The LTV Equation
Life Time Value $ (LTV) = the cumulative Gross Margin $ (GM) of a customer (over their lifetime), less the Cost Per Acquisition $ (CPA) and lifetime Cost To Serve $ (CTS)
The formulas for the components of LTV are below;
Gross margin $ (GM) = the direct profit a customer generates. Sales less your cost of goods sold, over the lifetime of the customer.
Cost per acquisition $(CPA*) = all sales and marketing costs invested to acquire a customer. This is a one off cost.
Cost to serve $ (CTS**) = the cost of serving this customer once acquired this includes overheads and support teams. This is calculated as an ongoing cost over a customers lifetime.
An example of how to calculate customer life time value (what each customer is worth to you)
Sunshine Gardens provides a garden maintenance service
In 2016, they spent $100K on marketing– across print, classifieds, google ads and facebook.
200 new clients were acquired in 2016. Cost per acquisition $ (CPA) $500 calculated by; $100,000 in marketing / 200 customers
Each customer spends $100 on garden maintenance per month and stays as a customer for an average of 24 months (note you need to know the entirety of time that they are a customer). It costs $40 in labour per garden per month. Lifetime Gross Margin $ (GM) of $1,440 calculated by; 24 months x $60 GM (price $100 – labour $40)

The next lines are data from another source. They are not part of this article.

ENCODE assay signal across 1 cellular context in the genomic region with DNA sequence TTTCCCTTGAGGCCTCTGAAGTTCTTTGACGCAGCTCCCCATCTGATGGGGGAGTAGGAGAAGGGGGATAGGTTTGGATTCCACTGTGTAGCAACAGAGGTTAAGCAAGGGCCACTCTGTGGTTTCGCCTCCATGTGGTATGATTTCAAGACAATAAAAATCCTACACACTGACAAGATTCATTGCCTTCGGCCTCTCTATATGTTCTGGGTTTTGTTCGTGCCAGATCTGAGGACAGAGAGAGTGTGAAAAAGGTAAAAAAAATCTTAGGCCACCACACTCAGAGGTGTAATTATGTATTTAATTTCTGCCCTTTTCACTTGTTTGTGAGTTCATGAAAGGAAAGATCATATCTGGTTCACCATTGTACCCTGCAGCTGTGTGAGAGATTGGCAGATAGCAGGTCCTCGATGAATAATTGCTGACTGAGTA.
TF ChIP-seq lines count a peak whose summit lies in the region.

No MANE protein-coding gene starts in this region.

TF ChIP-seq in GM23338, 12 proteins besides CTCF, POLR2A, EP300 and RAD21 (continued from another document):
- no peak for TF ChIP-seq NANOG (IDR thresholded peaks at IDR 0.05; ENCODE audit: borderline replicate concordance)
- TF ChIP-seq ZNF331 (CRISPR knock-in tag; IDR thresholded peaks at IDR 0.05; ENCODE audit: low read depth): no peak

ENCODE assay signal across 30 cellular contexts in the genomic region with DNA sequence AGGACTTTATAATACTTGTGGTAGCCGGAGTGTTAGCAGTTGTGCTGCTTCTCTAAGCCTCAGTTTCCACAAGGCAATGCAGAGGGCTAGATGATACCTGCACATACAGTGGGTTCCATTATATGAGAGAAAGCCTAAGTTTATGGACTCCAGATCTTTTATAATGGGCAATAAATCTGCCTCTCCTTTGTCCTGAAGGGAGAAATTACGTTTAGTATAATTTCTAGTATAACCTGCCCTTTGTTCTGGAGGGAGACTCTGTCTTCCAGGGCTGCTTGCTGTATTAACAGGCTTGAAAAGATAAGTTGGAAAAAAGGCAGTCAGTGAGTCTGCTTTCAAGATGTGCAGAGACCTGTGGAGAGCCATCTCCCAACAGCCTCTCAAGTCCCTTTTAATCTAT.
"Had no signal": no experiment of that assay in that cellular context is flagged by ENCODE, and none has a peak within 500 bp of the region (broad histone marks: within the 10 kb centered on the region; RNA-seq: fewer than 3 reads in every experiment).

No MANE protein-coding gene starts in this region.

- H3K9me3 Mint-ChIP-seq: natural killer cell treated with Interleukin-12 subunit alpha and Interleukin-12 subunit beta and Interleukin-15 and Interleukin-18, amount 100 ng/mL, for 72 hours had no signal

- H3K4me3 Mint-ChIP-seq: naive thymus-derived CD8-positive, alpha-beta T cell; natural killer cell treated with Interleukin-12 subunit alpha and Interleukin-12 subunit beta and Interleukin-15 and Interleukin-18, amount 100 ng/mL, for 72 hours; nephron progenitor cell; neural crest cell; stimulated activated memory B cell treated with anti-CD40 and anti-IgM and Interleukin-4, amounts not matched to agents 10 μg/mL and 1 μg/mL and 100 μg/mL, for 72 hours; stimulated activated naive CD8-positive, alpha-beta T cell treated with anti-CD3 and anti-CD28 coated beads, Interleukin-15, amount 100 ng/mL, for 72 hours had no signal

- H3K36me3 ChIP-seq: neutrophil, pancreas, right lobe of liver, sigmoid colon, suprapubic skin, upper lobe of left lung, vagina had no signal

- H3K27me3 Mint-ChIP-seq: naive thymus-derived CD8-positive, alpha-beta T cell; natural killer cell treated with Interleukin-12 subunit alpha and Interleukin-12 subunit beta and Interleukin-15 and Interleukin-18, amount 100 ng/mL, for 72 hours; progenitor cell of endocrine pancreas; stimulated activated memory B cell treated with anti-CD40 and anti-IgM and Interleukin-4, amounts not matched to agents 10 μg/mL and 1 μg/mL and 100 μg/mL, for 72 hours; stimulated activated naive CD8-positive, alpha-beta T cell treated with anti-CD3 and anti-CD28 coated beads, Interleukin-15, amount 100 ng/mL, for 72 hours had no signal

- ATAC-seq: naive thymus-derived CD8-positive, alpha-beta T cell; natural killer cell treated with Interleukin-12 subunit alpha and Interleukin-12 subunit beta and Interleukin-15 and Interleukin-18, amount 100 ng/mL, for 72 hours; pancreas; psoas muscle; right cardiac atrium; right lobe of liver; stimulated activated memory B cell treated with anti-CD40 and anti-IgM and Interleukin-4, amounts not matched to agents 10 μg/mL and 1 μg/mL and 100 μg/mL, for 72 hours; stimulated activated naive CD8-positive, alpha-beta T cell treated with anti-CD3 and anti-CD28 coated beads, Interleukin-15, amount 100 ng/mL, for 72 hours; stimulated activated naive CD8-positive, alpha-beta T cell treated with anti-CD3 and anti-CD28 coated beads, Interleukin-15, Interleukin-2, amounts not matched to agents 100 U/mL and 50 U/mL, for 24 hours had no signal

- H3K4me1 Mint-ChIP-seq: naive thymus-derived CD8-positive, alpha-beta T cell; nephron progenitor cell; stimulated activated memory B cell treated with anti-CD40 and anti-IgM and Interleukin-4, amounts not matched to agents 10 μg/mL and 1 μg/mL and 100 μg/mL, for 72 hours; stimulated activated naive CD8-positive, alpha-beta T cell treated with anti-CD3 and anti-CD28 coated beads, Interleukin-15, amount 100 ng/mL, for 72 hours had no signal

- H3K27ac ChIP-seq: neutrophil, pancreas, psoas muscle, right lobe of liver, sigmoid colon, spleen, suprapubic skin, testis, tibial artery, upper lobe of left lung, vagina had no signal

Ongoing costs of an administration team to organise bookings and coordinate the gardeners. 2 people costing $100,000 in 2016. In 2016 they had 400 clients in total (200 acquired in 2015 + 200 in 2016). Cost to Serve $ (CTS) was $500 calculated by; $100,000 admin spend / 400 customers * 2 years (client is retained)
LTV $440 = GM $1,440 – CPA $500 – CTS $500
Sunshine gardens is making $440 per customer over their lifetime
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*CPA – this is probably the hardest number to calculate. How do you apportion the cost of brand, PR and activities which are not directly attributable to acquiring a customer? It’s hard. To simplify this (sum your last twelve months of sales and marketing costs, then divide it by the number of new customers acquired during this period). This will give you a rough idea of how much each customer costs to acquire. This is a one-off cost.
**CTS – this represents your ongoing costs to retain a customer. This includes customer service costs, account management, discounts / offers used to upsell or drive repeat purchase, hosting if you’re a software business etc. This is an ongoing cost.